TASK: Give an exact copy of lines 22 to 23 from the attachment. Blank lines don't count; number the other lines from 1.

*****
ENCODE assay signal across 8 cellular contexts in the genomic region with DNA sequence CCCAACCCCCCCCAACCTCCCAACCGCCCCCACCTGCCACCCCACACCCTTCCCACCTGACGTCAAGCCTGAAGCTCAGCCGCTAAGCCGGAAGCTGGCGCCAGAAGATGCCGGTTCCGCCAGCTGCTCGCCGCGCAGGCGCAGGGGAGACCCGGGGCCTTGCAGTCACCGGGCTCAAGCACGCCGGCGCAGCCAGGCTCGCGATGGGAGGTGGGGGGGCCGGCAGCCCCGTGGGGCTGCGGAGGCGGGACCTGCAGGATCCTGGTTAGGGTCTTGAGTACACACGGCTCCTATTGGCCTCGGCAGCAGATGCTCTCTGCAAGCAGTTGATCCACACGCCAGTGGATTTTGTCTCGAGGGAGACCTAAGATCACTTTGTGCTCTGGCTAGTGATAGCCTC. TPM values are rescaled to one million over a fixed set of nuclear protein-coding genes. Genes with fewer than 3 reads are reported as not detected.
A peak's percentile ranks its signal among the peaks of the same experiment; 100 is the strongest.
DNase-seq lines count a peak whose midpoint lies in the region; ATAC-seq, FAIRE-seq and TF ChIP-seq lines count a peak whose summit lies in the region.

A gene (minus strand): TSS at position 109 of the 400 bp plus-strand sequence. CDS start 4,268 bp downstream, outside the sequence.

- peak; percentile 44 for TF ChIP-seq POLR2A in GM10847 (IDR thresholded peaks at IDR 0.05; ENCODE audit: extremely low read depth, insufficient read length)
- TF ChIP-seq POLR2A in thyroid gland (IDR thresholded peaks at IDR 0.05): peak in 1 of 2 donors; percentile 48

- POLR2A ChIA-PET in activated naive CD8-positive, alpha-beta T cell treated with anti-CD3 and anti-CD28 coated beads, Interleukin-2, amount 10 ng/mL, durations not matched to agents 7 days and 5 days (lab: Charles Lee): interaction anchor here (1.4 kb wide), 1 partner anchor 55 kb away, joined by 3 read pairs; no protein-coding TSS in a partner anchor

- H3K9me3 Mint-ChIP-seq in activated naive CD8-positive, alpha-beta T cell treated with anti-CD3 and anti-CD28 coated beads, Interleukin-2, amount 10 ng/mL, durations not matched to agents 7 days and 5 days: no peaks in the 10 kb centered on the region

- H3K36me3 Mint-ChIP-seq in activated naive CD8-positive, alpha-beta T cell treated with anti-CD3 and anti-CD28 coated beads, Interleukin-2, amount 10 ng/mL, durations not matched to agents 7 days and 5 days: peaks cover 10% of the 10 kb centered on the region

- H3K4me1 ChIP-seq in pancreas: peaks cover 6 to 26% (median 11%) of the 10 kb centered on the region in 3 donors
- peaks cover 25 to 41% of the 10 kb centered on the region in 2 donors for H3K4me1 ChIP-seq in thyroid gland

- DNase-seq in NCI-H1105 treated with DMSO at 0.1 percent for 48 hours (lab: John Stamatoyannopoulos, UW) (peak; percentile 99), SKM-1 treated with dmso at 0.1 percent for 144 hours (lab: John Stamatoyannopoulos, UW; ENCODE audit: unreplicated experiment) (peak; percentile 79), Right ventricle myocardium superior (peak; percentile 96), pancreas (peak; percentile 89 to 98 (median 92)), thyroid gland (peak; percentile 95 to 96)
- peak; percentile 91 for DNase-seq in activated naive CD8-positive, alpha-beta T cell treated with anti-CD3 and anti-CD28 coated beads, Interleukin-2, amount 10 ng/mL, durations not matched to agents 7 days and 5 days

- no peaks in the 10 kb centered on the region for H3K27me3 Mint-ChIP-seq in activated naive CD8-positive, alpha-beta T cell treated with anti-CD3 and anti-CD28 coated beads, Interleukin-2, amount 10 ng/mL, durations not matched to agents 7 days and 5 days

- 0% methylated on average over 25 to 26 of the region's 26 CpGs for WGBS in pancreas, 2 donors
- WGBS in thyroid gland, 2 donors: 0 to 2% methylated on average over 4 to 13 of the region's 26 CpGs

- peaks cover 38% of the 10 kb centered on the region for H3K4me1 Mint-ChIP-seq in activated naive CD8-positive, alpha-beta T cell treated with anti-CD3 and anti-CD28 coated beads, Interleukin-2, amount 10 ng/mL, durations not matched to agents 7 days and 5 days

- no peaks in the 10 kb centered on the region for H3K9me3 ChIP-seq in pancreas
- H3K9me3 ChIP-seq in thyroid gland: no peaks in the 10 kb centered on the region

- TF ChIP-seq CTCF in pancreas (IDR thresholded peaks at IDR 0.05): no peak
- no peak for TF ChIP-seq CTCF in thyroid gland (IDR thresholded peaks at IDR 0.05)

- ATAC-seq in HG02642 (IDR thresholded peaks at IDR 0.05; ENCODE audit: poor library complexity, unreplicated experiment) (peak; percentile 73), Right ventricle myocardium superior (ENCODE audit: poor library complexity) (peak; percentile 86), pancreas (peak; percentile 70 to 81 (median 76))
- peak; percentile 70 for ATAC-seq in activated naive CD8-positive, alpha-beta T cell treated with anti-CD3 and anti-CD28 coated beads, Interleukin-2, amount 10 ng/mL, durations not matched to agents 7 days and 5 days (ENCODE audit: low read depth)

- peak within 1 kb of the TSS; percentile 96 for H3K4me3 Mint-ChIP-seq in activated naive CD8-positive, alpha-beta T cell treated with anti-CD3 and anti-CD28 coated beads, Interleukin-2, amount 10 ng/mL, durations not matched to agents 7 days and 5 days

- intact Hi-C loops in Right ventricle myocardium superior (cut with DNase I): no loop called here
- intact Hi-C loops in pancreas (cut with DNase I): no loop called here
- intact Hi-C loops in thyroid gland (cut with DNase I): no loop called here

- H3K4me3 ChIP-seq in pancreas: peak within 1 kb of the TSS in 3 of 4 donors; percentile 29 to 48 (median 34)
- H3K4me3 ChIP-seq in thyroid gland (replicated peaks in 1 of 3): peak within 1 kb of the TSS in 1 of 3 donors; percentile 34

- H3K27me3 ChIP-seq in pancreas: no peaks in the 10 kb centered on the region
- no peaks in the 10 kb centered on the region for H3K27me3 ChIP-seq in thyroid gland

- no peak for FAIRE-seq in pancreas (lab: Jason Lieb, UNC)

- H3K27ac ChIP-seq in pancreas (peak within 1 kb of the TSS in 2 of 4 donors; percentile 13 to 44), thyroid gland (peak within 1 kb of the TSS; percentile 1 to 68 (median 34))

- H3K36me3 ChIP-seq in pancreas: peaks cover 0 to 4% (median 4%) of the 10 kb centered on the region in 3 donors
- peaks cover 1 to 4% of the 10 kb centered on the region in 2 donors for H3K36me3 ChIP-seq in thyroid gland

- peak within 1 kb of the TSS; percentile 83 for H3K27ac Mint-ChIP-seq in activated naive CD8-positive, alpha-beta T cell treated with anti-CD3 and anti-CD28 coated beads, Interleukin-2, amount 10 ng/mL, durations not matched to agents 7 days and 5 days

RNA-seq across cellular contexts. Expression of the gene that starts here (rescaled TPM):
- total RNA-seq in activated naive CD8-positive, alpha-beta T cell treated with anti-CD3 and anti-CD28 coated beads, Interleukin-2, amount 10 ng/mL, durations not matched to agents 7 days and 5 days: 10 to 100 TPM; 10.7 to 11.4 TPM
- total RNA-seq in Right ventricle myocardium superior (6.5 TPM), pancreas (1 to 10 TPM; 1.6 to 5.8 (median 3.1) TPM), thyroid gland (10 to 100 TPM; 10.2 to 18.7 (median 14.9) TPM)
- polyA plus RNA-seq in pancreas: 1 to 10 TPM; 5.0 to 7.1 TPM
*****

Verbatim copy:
- ATAC-seq in HG02642 (IDR thresholded peaks at IDR 0.05; ENCODE audit: poor library complexity, unreplicated experiment) (peak; percentile 73), Right ventricle myocardium superior (ENCODE audit: poor library complexity) (peak; percentile 86), pancreas (peak; percentile 70 to 81 (median 76))
- peak; percentile 70 for ATAC-seq in activated naive CD8-positive, alpha-beta T cell treated with anti-CD3 and anti-CD28 coated beads, Interleukin-2, amount 10 ng/mL, durations not matched to agents 7 days and 5 days (ENCODE audit: low read depth)